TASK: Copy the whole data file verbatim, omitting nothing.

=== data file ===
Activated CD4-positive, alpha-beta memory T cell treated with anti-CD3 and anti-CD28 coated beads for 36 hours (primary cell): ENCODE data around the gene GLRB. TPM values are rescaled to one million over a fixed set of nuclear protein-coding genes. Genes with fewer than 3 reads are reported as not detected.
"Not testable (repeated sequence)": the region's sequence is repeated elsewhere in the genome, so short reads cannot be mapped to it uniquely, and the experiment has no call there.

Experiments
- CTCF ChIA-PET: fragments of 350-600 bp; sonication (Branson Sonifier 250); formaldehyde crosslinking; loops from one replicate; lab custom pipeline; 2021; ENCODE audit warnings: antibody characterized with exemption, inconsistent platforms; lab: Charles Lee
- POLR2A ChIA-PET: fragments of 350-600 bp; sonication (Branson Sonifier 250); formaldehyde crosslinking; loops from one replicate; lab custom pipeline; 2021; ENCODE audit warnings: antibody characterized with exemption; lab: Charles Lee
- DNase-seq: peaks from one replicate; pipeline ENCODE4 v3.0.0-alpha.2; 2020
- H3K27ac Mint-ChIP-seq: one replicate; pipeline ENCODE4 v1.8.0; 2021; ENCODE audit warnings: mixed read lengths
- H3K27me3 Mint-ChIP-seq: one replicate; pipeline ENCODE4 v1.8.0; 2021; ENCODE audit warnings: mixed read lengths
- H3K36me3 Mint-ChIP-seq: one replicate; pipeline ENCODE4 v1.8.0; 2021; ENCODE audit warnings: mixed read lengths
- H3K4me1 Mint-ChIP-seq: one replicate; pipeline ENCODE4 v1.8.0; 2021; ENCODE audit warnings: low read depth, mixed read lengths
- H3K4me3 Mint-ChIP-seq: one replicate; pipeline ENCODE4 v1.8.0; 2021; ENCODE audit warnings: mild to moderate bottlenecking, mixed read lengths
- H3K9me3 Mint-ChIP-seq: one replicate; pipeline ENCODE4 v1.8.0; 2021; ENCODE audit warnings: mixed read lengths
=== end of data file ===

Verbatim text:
Activated CD4-positive, alpha-beta memory T cell treated with anti-CD3 and anti-CD28 coated beads for 36 hours (primary cell): ENCODE data around the gene GLRB. TPM values are rescaled to one million over a fixed set of nuclear protein-coding genes. Genes with fewer than 3 reads are reported as not detected.
"Not testable (repeated sequence)": the region's sequence is repeated elsewhere in the genome, so short reads cannot be mapped to it uniquely, and the experiment has no call there.

Experiments
- CTCF ChIA-PET: fragments of 350-600 bp; sonication (Branson Sonifier 250); formaldehyde crosslinking; loops from one replicate; lab custom pipeline; 2021; ENCODE audit warnings: antibody characterized with exemption, inconsistent platforms; lab: Charles Lee
- POLR2A ChIA-PET: fragments of 350-600 bp; sonication (Branson Sonifier 250); formaldehyde crosslinking; loops from one replicate; lab custom pipeline; 2021; ENCODE audit warnings: antibody characterized with exemption; lab: Charles Lee
- DNase-seq: peaks from one replicate; pipeline ENCODE4 v3.0.0-alpha.2; 2020
- H3K27ac Mint-ChIP-seq: one replicate; pipeline ENCODE4 v1.8.0; 2021; ENCODE audit warnings: mixed read lengths
- H3K27me3 Mint-ChIP-seq: one replicate; pipeline ENCODE4 v1.8.0; 2021; ENCODE audit warnings: mixed read lengths
- H3K36me3 Mint-ChIP-seq: one replicate; pipeline ENCODE4 v1.8.0; 2021; ENCODE audit warnings: mixed read lengths
- H3K4me1 Mint-ChIP-seq: one replicate; pipeline ENCODE4 v1.8.0; 2021; ENCODE audit warnings: low read depth, mixed read lengths
- H3K4me3 Mint-ChIP-seq: one replicate; pipeline ENCODE4 v1.8.0; 2021; ENCODE audit warnings: mild to moderate bottlenecking, mixed read lengths
- H3K9me3 Mint-ChIP-seq: one replicate; pipeline ENCODE4 v1.8.0; 2021; ENCODE audit warnings: mixed read lengths